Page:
In BNSF Railway Co. v. Tyrrell, No. 16-405 (May 30, 2017), the U.S. Supreme Court reversed a Montana Supreme Court decision that had allowed the exercise of personal jurisdiction over BNSF Railway Company (“BNSF”) in a personal injury action filed by two BNSF employees under the Federal Employers’ Liability Act (“FELA”). In doing so, the U.S. Supreme Court held that (1) FELA § 56 does not provide a legal basis for personal jurisdiction; and (2)  the exercise of general personal jurisdiction over BNSF—an out-of-state corporation that conducted a relatively small portion of its business in Montana—violated the Fourteenth Amendment’s Due Process Clause.

The Montana Supreme Court Decision

The Montana Supreme Court had upheld the exercise of personal jurisdiction over BNSF, despite the fact that the plaintiffs did not reside or sustain their alleged injuries in Montana, and despite the fact that BNSF was not incorporated or headquartered there. Instead, the Montana Supreme Court relied on the fact that BNSF conducted a portion of its business in the state.  As legal support for its decision, the Montana Supreme Court relied on FELA § 56, which sets forth the available venues for a FELA action, including the district “in which the defendant shall be doing business” at the time the action is filed.  Alternatively, the Court relied on Montana Rule of Civil Procedure 4(b)(1), which provides that Montana courts may exercise personal jurisdiction over “persons found within . . . Montana.” 

The U.S. Supreme Court Decision

In reversing the Montana Supreme Court’s decision, the U.S. Supreme Court handily rejected its reliance on FELA § 56.  The U.S. Supreme Court reasoned that FELA § 56 does not address personal jurisdiction, but rather venue and the concurrent subject matter jurisdiction of state and federal courts to hear FELA claims.  Accordingly, the U.S. Supreme Court held that § 56 did not provide a lawful basis for the exercise of personal jurisdiction over the out-of-state BNSF.  

Turning to the constitutional question, the U.S. Supreme Court determined that the exercise of personal jurisdiction over BNSF under Montana law violated the Due Process Clause. Harkening back to International Shoe, the Court explained that a state court “may exercise personal jurisdiction over an out-of-state defendant who has ‘certain minimum contacts with [the state] such that the maintenance of the suit does not offend ‘traditional notions of fair play and substantial justice.’”  Whether an out-of-state defendant has sufficient contacts with the forum state depends, in part, on whether the defendant’s conduct in the forum state is at issue in the lawsuit.  In Tyrrell, the plaintiffs’ alleged injuries did not arise from BNSF’s contacts with Montana. Therefore, the Court examined whether BNSF’s contacts with Montana supported the exercise of “general or all-purpose jurisdiction” by the Montana courts.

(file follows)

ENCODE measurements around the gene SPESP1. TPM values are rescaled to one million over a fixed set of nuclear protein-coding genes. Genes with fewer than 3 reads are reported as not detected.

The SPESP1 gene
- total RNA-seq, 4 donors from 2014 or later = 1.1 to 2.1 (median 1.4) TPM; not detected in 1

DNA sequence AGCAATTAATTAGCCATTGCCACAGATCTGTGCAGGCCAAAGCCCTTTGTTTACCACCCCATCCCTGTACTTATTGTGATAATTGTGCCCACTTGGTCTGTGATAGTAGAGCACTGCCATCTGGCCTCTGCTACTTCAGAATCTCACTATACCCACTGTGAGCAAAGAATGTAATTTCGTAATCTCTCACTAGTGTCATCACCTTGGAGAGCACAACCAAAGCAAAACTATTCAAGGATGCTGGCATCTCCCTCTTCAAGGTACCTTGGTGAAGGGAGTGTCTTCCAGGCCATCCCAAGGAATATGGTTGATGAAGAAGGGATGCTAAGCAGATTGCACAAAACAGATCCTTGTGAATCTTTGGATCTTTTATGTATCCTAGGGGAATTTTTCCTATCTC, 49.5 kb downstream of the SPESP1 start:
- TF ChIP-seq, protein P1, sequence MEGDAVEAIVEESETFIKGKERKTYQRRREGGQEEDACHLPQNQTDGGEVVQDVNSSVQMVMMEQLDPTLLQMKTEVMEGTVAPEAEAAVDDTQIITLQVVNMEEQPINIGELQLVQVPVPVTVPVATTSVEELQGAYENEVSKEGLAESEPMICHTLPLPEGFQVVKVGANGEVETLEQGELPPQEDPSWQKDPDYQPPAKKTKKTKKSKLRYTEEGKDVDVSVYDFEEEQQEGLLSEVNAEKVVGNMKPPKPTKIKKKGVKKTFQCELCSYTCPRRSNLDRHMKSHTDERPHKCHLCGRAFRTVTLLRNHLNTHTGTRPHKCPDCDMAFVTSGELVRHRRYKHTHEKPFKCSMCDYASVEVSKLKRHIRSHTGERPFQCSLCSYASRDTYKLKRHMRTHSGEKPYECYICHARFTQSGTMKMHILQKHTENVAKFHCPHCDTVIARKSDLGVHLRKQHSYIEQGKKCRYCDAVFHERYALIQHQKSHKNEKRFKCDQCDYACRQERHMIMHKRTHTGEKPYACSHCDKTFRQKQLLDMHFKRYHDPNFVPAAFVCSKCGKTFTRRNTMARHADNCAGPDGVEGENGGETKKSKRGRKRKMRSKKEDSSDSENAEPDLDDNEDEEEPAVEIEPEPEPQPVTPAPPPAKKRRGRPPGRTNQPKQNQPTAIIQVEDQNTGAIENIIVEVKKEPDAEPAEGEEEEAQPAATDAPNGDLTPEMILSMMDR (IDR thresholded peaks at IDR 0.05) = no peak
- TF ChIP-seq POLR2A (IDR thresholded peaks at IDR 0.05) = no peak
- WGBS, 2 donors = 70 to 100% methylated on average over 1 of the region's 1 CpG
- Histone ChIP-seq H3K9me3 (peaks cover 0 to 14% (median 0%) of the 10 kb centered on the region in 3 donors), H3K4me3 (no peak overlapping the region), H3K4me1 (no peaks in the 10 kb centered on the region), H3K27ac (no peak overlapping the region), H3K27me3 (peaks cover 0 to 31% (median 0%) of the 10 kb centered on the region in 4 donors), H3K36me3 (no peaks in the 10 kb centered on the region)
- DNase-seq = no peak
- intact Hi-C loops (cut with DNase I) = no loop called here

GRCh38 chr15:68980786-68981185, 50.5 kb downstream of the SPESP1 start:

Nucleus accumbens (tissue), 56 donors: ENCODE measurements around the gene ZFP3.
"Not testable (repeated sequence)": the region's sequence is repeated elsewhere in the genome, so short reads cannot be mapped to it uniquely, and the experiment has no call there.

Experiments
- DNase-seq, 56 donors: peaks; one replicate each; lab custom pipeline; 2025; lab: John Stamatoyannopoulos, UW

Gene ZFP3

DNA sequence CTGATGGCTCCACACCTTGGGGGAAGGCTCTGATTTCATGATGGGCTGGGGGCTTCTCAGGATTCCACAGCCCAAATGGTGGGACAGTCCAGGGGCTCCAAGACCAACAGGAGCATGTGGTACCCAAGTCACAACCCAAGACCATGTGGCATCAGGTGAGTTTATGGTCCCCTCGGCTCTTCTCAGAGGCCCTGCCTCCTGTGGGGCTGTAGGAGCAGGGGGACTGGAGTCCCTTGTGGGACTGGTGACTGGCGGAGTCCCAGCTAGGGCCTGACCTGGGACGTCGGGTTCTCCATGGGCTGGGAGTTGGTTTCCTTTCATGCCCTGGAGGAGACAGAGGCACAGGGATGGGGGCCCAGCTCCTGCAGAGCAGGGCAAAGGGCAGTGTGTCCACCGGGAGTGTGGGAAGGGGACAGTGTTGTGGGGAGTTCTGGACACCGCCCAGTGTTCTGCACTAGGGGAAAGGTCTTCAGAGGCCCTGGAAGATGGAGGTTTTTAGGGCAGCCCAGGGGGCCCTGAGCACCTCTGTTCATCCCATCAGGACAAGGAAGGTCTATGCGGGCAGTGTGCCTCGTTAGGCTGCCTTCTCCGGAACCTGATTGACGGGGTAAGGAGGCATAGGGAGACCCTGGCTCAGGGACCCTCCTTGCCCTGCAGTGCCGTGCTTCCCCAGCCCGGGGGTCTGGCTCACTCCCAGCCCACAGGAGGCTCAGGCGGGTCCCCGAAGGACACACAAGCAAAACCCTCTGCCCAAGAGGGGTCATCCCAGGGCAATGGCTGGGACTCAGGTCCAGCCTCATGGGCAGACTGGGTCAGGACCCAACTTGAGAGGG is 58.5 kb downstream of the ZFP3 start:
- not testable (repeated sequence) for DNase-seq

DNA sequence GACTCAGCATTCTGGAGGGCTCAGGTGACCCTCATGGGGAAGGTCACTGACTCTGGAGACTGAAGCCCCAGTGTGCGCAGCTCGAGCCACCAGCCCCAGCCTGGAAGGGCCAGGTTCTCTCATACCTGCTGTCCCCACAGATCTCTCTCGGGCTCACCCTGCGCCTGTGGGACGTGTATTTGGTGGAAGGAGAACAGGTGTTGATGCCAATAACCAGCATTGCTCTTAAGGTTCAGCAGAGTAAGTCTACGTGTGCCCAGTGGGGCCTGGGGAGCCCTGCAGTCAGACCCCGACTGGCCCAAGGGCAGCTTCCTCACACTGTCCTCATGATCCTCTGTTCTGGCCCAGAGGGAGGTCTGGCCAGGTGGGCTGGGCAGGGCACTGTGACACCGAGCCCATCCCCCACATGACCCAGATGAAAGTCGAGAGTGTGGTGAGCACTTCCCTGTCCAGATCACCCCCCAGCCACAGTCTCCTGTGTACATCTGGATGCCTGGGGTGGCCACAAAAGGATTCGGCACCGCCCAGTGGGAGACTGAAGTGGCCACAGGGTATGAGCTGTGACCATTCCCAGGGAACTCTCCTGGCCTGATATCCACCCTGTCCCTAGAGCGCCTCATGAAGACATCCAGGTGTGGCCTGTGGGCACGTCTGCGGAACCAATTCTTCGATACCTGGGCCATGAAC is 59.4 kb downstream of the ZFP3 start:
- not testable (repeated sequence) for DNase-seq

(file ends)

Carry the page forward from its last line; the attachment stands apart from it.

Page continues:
Relying on its holdings in Daimler AG v. Bauman, 571 U.S. ___, 134 S. Ct. 746 (2014), and Goodyear Dunlop Tires Operations, S.A. v. Brown, 564 U.S. 915 (2011), the Court explained that courts may exercise general personal jurisdiction over out-of-state corporations if the corporations’ contacts with the state “are so ‘continuous and systematic’ as to render them essentially at home in the forum State.’” According to the Court, a corporation is “at home” in the forum state if it is incorporated there, has its principal place of business there, or when its operations there are “so substantial and of such nature as to render the corporation at home in that State.” 

In Tyrrell, the Court held that BNSF’s contacts with the State of Montana were insufficient to make Montana its “home.” BNSF was incorporated in Delaware and has its principal place of business in Texas.  Less than 5% of its employees work in Montana, and approximately 6% of its railway tracks run through Montana.  According to the Court, BNSF’s in-state contacts did not provide a basis for the Montana courts to exercise jurisdiction over claims that were “unrelated to any activity occurring in Montana.”  On this basis, the Court reversed the decision of the Montana Supreme Court.

The Bottom Line

Like the plaintiffs in Tyrrell, an employee may attempt to file claims against his or her employer in a state with more “favorable” laws, based solely on the fact that the employer conducts business in that state. The U.S. Supreme Court’s decision in Tyrrell restricts a non-resident employee’s ability to shop for the most favorable forum in actions against out-of-state employers who are not “at home” in the forum state.  Whether the employer is “at home” is a case-specific inquiry.  Where possible, out-of-state employers should demonstrate to the Court that their activities in the forum state (1) do not constitute a significant percentage of their operations, activities, or revenue; and (2) do not give rise to the claims at issue.

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